IRVING, Texas -As maligned as the Cowboys have been for the bad contracts they've written in recent years, they deserve credit for the five-year, $20 million deal they wrapped Jay Ratliff up with in 2007.
Team-friendly deals don't happen without proper self-scouting and forward thinking on the part of the team.
Since signing his original extension, the nose tackle has been one of the most underpaid players in the league, and seen guys like Albert Haynesworth sign much more lucrative contracts despite making no more impact, and not being nearly the kind of team player Ratliff has been. He made the NFC Pro Bowl team in '08, has been back every year since, and was an All Pro in 2009.
Until 2010, he regularly displayed the ability to change games from the middle of the Cowboys' 3-4 scheme. Last season, though, things got more difficult for him. More and more teams schemed ways to take him out, including increased double-teams, and coming off surgery to both elbows, he wasn't at his best physically. His personal numbers dropped alongside those of the Cowboys' defense as a whole.
Ratliff had 7.5 sacks in '08 and 6.0 in '09, but just 3.5 in 2010.
He had six tackles for loss in '08, eight in '09, but none last year.
He had 31 quarterback pressures in '08, 33 in '09, but only 10 in 2010.
Most would agree Ratliff should have been in line for a raise because he had given the Cowboys more than they were paying for during these past three seasons. The question now becomes whether he'll be able to do that with his new contract, the five-year, $40 million pact signed Friday, which runs through 2017. At age 30 now, and coming off a down year, there's enough reasons to doubt Ratliff will see the end of the new agreement.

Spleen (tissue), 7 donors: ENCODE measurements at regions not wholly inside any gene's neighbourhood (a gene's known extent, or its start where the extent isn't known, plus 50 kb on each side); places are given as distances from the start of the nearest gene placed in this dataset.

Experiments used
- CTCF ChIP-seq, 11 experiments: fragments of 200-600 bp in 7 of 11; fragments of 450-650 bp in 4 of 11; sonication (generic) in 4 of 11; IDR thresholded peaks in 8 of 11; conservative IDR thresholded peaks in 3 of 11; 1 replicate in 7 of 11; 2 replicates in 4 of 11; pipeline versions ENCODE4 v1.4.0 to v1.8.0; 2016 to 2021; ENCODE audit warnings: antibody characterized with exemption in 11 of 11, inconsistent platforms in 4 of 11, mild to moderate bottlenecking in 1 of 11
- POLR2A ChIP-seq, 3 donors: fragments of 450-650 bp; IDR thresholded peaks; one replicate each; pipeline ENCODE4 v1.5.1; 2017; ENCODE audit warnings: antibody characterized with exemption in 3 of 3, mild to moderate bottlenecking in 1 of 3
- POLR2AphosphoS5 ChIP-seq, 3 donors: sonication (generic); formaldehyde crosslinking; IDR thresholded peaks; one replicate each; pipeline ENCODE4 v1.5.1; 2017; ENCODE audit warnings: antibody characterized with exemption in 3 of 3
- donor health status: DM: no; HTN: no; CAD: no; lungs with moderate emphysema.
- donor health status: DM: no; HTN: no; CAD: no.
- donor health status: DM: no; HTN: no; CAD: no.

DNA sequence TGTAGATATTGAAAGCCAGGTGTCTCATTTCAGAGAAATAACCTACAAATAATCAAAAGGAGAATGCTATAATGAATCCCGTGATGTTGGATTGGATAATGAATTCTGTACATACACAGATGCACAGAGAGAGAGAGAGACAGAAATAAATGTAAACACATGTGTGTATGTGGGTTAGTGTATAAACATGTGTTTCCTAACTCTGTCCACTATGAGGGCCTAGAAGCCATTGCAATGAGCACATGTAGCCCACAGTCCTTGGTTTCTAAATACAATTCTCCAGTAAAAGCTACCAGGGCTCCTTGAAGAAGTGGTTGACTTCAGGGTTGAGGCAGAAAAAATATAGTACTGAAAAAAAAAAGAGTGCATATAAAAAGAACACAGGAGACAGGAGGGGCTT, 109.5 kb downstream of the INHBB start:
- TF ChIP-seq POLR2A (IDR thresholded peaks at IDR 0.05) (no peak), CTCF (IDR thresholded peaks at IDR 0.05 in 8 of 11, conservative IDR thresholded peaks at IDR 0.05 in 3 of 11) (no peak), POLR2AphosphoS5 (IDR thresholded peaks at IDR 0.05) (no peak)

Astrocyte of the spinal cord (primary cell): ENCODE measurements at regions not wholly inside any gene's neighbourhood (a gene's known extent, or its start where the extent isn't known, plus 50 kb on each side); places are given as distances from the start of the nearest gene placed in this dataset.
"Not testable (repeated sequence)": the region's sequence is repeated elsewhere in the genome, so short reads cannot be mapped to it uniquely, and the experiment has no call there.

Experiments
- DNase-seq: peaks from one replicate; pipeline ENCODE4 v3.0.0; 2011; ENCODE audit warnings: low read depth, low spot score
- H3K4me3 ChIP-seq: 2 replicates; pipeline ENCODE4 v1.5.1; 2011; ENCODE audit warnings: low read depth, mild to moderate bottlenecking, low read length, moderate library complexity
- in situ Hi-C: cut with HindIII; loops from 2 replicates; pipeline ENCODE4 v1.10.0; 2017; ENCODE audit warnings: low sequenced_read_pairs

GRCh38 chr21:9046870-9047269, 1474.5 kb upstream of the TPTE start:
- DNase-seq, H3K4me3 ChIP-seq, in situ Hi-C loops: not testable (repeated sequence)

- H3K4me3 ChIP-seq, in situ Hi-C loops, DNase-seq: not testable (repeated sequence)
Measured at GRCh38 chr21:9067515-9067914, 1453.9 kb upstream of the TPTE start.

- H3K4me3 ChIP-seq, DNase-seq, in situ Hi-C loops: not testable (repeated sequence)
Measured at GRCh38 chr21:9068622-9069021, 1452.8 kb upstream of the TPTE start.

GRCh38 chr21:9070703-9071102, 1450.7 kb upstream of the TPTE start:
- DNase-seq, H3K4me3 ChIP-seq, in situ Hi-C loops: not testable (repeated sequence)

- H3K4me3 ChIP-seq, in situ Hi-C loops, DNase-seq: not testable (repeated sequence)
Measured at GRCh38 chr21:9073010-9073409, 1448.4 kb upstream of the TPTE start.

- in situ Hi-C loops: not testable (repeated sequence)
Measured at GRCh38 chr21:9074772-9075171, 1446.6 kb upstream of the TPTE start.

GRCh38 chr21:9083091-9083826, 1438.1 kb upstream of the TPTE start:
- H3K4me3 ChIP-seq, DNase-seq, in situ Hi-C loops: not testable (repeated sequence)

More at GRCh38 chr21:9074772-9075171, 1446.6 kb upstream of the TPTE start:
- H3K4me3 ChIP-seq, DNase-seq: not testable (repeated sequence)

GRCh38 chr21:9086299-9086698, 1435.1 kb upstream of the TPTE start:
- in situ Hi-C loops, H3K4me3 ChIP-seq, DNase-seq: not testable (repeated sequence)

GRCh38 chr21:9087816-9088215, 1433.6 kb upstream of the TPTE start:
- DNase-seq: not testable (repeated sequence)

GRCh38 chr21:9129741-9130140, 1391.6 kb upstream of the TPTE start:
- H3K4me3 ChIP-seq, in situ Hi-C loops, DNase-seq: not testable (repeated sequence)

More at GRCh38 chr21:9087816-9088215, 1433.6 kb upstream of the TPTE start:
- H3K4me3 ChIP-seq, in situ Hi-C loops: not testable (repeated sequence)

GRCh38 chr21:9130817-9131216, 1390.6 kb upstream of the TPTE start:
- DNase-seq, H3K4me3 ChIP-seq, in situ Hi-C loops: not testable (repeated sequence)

From the sound of front office whispers, however, the new deal will not hurt the Cowboys if Ratliff remains on the team through at least 2013. The nose tackle will receive $18 million guaranteed, and a significant enough portion of the payoff is front-loaded so that the Cowboys would not be handicapping their salary cap situation if forced to release him after that point.
The way Ratliff works off the field, and the competitor he is, there's very little risk of him relaxing now that he's gotten the biggest payday of his career. So while on its face the contract seems somewhat suspect - a lengthy extension for a player entering the point of his career at which most begin to decline - know that the Cowboys are not necessarily expecting him to see the last few years of the deal.
If nothing else, he'll get some of the back pay he deserves for 2008-10, and even if the worst case scenario comes true, the Cowboys won't be in awful cap shape. Make no mistake, the team would love it if he again outplays his contract.
If he plays like he did in '08 and '09, he will.